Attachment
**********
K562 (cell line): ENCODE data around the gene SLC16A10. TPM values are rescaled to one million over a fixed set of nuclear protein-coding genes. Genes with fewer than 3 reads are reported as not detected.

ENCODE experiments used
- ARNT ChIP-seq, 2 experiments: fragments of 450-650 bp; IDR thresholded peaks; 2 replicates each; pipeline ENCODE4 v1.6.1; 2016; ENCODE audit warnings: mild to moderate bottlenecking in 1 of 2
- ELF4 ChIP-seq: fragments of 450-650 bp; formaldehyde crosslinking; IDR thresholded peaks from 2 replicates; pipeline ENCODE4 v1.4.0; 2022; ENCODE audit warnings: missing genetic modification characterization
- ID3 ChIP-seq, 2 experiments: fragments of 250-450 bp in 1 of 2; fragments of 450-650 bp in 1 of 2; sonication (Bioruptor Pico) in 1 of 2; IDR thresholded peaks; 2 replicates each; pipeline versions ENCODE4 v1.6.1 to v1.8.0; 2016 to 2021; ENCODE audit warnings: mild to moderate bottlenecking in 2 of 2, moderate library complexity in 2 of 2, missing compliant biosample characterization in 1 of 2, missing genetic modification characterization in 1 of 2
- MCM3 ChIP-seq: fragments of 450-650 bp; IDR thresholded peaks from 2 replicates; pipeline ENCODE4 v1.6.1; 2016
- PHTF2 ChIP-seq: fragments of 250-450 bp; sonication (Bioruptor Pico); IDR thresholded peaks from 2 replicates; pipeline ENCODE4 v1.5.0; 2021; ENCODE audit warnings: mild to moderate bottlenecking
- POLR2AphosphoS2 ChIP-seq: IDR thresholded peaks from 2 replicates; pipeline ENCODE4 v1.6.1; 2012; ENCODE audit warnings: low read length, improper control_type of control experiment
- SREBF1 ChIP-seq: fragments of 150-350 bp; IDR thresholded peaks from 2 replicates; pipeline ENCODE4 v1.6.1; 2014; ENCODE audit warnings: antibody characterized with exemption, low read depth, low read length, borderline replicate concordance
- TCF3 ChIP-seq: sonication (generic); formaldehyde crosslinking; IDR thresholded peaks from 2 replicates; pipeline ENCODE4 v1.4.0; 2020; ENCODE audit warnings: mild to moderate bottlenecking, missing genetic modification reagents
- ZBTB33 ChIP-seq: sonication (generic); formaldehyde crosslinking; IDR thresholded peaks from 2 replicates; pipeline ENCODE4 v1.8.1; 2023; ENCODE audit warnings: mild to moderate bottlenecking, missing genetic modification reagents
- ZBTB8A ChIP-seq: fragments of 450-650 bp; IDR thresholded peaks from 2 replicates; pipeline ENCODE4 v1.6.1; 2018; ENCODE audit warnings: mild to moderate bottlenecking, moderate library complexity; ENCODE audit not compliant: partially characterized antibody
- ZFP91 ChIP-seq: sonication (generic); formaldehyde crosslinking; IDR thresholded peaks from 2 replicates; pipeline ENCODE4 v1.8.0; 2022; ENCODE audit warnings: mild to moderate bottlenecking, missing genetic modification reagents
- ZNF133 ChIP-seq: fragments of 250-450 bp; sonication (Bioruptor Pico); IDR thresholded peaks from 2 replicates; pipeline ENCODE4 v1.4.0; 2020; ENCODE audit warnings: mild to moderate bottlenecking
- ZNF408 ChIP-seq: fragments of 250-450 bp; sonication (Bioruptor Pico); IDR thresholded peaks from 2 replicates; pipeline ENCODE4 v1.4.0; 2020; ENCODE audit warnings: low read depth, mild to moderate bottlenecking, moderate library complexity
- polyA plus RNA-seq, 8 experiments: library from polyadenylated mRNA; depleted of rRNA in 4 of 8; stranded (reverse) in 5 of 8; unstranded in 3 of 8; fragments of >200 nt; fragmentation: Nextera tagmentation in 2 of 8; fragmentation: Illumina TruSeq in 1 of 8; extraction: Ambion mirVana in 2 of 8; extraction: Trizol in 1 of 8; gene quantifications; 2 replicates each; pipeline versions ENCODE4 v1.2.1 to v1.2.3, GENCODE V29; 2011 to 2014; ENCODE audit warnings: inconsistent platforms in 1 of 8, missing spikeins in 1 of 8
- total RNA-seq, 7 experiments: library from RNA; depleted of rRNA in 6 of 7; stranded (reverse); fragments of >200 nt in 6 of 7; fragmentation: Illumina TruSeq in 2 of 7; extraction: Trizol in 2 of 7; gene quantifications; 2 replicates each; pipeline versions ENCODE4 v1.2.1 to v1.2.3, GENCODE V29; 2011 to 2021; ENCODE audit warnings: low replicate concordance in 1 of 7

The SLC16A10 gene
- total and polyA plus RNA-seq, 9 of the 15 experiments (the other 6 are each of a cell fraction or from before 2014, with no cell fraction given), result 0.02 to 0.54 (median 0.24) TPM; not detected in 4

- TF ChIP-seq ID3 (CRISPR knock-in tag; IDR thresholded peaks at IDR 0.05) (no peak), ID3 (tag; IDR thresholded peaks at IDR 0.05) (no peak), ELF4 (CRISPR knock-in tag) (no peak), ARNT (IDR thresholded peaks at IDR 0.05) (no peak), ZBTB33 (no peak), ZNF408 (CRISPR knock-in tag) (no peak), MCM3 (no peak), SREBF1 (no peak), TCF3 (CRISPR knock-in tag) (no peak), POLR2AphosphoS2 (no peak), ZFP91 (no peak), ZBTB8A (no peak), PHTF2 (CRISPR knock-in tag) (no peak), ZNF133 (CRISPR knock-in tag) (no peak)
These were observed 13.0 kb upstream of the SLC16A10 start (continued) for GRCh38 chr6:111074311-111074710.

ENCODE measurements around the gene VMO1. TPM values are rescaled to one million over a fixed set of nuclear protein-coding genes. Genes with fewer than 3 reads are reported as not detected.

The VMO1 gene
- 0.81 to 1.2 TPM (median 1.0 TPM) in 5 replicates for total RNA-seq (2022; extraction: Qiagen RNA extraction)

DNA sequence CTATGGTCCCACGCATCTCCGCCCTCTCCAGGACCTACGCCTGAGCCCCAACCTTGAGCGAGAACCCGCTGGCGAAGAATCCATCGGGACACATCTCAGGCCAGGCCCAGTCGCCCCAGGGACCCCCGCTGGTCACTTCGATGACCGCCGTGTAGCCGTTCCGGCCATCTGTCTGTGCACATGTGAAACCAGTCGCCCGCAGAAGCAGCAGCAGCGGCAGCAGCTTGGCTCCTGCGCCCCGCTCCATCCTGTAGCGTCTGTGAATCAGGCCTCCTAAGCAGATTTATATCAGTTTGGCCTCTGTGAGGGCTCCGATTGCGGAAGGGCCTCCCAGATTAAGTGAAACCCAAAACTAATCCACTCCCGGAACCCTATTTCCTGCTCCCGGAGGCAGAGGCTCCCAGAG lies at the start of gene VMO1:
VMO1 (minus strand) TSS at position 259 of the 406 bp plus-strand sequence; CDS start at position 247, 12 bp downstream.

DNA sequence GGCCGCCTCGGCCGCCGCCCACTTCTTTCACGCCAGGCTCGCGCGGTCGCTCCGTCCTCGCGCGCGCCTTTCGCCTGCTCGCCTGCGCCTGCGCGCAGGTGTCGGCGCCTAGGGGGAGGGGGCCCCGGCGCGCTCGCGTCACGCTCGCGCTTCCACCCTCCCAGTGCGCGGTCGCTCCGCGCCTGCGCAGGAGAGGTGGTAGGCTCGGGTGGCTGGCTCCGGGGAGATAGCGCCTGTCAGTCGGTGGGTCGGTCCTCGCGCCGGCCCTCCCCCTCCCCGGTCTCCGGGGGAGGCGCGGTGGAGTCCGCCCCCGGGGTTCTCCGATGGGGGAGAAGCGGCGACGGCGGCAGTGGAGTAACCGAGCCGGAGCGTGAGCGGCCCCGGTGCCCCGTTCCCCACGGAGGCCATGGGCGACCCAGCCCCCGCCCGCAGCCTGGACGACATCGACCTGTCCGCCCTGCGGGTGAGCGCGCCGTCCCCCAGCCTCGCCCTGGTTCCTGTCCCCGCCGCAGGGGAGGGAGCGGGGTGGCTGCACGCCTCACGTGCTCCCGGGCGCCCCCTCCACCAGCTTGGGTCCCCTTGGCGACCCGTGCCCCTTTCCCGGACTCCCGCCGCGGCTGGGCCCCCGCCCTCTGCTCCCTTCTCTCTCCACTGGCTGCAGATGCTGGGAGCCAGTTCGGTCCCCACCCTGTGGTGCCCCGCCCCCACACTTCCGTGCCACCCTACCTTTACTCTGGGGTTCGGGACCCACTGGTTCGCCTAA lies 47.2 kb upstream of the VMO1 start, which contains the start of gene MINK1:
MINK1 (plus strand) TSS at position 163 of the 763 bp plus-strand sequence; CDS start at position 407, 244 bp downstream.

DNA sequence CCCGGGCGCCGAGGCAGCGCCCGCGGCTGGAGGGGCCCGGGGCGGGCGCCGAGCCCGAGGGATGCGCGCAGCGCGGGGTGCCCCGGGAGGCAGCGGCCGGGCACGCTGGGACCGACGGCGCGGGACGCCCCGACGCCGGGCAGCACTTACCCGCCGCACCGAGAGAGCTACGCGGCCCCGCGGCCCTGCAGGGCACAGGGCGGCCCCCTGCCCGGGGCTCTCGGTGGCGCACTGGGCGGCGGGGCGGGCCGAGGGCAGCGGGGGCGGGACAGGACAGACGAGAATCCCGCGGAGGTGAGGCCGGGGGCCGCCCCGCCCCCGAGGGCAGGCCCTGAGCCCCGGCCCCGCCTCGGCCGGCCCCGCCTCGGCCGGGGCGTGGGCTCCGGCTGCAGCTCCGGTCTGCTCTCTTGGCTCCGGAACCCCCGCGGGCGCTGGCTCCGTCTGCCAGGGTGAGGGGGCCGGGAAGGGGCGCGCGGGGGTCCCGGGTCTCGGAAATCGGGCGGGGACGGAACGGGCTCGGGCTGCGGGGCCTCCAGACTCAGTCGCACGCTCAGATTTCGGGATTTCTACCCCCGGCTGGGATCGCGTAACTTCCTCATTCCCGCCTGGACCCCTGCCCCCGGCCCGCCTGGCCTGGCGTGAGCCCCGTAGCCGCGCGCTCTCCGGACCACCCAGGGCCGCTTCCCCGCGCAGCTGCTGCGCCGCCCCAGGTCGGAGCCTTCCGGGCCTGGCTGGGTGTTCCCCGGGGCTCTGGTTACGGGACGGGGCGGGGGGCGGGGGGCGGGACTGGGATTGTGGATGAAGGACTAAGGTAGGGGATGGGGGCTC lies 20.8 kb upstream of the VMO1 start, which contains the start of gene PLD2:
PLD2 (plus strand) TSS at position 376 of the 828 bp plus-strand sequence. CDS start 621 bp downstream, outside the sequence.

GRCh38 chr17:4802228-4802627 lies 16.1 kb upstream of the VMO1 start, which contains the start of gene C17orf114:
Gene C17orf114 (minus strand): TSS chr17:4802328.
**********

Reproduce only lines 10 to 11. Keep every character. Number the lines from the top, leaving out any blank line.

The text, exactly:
- TCF3 ChIP-seq: sonication (generic); formaldehyde crosslinking; IDR thresholded peaks from 2 replicates; pipeline ENCODE4 v1.4.0; 2020; ENCODE audit warnings: mild to moderate bottlenecking, missing genetic modification reagents
- ZBTB33 ChIP-seq: sonication (generic); formaldehyde crosslinking; IDR thresholded peaks from 2 replicates; pipeline ENCODE4 v1.8.1; 2023; ENCODE audit warnings: mild to moderate bottlenecking, missing genetic modification reagents